In my experience of the Comboni Missionary Order-they are more concerned in listening to their lawyers & insurance companies than listening to the men abused as children at the Order’s child seminary. Once they acknowledge abuse happened they have to change & they don’t want to. Their statements in response to abuse have all been written by their lawyers. They contain lots of “ifs” and “buts” “this is purely a commercial transaction & in no way an admission of liability.”

A friend – who is not a Catholic – gave me his view:

I think you are dead on about that apology.Its about as sincere as a used car salesman. I mean we are talking about the worst forms of behaviour our species are capable of….electric shocks on children!!!!! That makes my blood boil! No, it has to be only action, transparency, genuine self reflection on the part of the organisation,and harsh sentencing in the courts.

Sorry’s no good, sorry’s too late and sorry wont help. But a genuine and genuinely public apology would be a good start.

An acknowledgement that this is way more sinister than a few bad apples.

Who wants to be associated in any way with those that organise and protect these groups?

The normal reaction would be to stamp it out with ruthless efficiency.

Reading that actually made me really angry, but it is a chink in their armour.

At the end of the day we, the public are not apt to forget or forgive and I’m just an observer not a victim. It disgusts me on behalf of the survivors. You deserve so much more and nothing less than justice done.

NAZIR AFZAL

I am delighted with the symbolism for change that Nazir Afzal’s appointment as Chair of Catholic Safeguarding  means and his clear sincerity. As Chair his is by no means a full time role, but I guess it’s quality rather than quantity that matters.

Neverthless, like other survivors, I’m afraid I simply do not believe ‘The Catholic Church has recognised the failures of the past and the need to put things right’.

Recent events – like the De La Salle inadequate ‘apology’  to survivors would bear this out.

I’ve pointed out to Catholic Safeguarding that they need to be pro-active, rather than reactive and given examples of the real difference this would make. This is in line with lawyer and activist Richard Scorer’s call for a ‘fundamental reset’ in the Church’s approach to dealing with abuse.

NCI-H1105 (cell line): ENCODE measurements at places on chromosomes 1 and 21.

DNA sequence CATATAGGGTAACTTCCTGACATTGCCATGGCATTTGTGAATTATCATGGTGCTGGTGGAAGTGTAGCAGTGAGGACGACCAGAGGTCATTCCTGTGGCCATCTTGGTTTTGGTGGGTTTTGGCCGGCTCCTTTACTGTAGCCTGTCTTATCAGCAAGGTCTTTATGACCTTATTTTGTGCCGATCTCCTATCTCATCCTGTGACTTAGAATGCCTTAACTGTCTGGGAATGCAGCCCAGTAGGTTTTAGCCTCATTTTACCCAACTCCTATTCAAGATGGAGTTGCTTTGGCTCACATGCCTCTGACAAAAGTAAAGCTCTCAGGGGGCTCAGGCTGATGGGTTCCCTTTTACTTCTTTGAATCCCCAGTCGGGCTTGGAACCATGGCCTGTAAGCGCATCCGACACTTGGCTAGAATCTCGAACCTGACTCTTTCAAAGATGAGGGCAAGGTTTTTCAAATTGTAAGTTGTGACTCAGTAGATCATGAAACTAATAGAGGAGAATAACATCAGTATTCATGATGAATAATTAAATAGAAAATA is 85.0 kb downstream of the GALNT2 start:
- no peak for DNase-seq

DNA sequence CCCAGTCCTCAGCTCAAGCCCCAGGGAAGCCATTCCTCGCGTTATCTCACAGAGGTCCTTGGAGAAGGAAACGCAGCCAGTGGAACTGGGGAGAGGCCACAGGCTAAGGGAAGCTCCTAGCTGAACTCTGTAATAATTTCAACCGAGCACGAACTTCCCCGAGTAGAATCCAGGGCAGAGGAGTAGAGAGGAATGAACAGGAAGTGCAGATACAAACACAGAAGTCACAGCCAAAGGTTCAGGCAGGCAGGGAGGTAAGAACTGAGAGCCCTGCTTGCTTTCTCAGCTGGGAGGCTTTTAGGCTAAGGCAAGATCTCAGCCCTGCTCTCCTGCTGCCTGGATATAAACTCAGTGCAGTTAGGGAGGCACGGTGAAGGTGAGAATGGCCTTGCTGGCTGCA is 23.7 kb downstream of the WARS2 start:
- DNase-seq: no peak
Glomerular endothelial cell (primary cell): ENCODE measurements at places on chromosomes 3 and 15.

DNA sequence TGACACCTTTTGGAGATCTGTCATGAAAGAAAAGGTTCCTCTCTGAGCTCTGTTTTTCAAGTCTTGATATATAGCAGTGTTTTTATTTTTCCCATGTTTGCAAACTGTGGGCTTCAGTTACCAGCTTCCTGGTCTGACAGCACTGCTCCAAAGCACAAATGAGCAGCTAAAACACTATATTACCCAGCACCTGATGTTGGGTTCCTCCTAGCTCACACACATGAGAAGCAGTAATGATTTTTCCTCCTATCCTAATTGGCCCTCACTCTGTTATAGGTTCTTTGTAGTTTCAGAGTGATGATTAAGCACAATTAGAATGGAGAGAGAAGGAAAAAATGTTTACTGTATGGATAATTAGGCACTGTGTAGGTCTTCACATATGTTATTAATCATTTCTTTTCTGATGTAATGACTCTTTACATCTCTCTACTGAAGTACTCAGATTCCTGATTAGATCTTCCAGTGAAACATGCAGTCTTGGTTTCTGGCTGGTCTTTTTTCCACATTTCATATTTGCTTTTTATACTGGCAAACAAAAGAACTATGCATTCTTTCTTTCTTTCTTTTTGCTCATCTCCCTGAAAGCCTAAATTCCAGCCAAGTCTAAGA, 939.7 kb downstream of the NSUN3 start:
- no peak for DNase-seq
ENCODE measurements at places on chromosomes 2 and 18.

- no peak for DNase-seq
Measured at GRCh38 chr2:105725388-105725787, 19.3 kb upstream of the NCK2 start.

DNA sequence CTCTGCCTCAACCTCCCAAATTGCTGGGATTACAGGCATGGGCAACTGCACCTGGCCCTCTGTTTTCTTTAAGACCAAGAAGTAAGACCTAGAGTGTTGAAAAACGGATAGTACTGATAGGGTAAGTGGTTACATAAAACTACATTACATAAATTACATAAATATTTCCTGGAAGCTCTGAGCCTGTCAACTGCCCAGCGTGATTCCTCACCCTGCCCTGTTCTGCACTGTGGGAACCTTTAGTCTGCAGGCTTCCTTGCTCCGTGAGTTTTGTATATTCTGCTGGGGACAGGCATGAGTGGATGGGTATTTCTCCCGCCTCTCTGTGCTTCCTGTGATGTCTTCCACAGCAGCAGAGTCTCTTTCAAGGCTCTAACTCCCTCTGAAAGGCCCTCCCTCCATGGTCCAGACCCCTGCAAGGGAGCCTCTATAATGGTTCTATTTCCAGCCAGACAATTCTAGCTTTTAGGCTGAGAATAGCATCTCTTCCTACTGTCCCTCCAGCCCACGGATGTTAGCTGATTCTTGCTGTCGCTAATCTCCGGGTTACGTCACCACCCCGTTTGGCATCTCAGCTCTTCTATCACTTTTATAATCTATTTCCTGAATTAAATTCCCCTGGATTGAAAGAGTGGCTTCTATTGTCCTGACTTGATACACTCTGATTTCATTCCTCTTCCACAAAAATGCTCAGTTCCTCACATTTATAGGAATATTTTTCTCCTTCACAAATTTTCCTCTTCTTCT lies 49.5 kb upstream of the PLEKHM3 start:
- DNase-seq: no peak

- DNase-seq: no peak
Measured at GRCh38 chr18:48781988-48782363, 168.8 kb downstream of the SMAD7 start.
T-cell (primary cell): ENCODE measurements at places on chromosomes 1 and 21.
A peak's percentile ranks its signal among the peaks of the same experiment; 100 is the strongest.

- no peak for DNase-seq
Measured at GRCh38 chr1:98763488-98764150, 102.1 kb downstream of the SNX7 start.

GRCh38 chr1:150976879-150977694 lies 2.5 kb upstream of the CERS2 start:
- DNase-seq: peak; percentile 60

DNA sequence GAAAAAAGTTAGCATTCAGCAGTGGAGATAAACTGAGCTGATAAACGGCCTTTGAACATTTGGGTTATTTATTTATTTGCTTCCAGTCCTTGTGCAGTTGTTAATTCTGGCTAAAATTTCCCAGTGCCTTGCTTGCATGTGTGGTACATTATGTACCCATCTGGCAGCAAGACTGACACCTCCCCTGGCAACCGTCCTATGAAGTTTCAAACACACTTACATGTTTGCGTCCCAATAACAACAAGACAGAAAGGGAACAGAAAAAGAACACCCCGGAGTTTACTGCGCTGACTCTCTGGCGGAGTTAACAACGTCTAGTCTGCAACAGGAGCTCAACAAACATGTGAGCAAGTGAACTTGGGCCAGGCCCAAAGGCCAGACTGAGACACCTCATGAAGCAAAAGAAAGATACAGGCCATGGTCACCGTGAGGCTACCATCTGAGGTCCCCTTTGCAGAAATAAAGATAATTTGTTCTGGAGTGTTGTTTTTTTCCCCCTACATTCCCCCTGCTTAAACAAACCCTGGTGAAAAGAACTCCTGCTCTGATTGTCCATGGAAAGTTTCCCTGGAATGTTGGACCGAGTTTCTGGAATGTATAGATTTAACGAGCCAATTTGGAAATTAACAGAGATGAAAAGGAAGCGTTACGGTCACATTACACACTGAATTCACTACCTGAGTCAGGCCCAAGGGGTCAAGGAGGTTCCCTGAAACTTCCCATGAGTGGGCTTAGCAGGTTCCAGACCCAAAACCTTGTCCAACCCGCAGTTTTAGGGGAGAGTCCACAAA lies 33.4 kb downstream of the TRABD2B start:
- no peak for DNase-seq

I received no response from Safeguarding to my suggestion.

I still recall my original experience with Catholic Safeguarding. I think it was around 2003 when I was told that a protestant woman was being put in charge. I was impressed! I really thought it would make a difference. It didn’t. Think she lasted two years and came up against considerable resistance from the Catholic hierarchy.

As a result, I chose to forget about Safeguarding and find other ways to expose the truth about St Joseph’s College, Ipswich, the De La Salles, the Knights of St Columba and abusive Catholic priests.

I’d be interested to know what other people think.

  Nazir Afzal OBE on his appointment

 I am delighted that the Catholic Church has taken what some might consider a brave and bold decision in appointing me as the first ever independent Chair of the CSSA board. I’ve spent three decades responding to harms in every community and institution. I learnt that victims have been failed by every institution who were responsible for safeguarding them. I also understood how reputation was thought more important than exposing those who abuse. Nowhere was safe. Victims were not only abused by perpetrators but then again by those who should have protected them and acted to stop it. The effects of abuse are lifelong and often undetected with victims beset by feelings of shame, guilt and fear. That had to change. The Catholic Church has recognised the failures of the past and the need to put things right. This is what attracted me to the role. To make a difference, you have to act differently. It usually takes great courage to do so. When I helped deliver justice to thousands of victims of abuse, I realised that they were the most courageous of all.  

STATEMENT FROM THE CATHOLIC SAFEGUARDING STANDARDS AGENCY

I’ve received the statement below from Catholic Safeguarding which I see as a positive and encouraging step forward.

“The information contained within some posts is deeply troubling.  We urge all victims and survivors of Catholic Church related abuse to come forward so that we can offer support and ensure that individuals accused of abuse can be referred to the statutory authorities for investigation.  We will take all necessary steps to ensure that those coming forward are listened to and supported, and that regardless of action by statutory authorities, risks posed by people who currently have roles within the Church are addressed. 

Please contact me at the Catholic Safeguarding Standards Agency (CSSA) via Colette.limbrick@catholicsafeguarding.org.uk or refer directly to the Police so that the appropriate action can be taken”.

Colette Limbrick, CEO, Catholic Safeguarding Standards Agency (CSSA)